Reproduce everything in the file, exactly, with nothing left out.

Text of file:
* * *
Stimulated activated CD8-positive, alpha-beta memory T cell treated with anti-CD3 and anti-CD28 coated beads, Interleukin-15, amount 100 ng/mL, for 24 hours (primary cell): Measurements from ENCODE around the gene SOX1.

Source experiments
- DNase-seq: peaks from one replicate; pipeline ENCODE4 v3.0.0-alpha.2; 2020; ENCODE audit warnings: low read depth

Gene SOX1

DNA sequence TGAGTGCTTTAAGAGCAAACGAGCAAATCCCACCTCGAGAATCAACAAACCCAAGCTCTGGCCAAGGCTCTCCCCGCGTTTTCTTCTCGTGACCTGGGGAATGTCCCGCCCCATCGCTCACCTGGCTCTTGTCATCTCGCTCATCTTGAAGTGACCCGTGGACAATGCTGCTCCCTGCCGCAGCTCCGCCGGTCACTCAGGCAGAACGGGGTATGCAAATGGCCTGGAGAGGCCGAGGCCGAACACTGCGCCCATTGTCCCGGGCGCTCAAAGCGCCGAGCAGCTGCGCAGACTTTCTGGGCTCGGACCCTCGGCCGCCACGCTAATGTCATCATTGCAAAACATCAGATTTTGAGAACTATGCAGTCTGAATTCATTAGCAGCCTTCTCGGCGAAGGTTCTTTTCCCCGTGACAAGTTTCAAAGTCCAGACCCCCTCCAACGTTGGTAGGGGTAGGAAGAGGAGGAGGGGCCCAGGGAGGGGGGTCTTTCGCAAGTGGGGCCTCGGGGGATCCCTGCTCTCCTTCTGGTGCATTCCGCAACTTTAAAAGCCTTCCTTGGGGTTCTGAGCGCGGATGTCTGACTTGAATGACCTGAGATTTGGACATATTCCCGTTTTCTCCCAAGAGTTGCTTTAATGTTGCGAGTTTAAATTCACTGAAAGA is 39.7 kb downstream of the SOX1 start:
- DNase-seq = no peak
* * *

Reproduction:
Stimulated activated CD8-positive, alpha-beta memory T cell treated with anti-CD3 and anti-CD28 coated beads, Interleukin-15, amount 100 ng/mL, for 24 hours (primary cell): Measurements from ENCODE around the gene SOX1.

Source experiments
- DNase-seq: peaks from one replicate; pipeline ENCODE4 v3.0.0-alpha.2; 2020; ENCODE audit warnings: low read depth

Gene SOX1

DNA sequence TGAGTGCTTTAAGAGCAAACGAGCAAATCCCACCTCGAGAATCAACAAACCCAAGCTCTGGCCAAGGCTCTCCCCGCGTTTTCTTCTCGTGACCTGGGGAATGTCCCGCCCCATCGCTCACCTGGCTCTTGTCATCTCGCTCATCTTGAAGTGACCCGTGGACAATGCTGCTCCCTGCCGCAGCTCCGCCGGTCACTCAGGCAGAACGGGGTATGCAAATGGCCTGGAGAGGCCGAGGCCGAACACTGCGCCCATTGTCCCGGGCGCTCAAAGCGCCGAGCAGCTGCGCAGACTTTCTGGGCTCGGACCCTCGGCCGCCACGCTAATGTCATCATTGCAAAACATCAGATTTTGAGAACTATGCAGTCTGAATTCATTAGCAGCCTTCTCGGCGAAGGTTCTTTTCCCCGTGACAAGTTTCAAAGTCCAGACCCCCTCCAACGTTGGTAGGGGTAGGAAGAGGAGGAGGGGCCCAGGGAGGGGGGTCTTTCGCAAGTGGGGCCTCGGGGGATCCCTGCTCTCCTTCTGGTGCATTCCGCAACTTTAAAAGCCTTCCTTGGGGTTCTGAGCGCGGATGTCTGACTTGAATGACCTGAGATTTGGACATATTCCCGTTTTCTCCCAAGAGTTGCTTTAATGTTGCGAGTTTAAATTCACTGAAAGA is 39.7 kb downstream of the SOX1 start:
- DNase-seq = no peak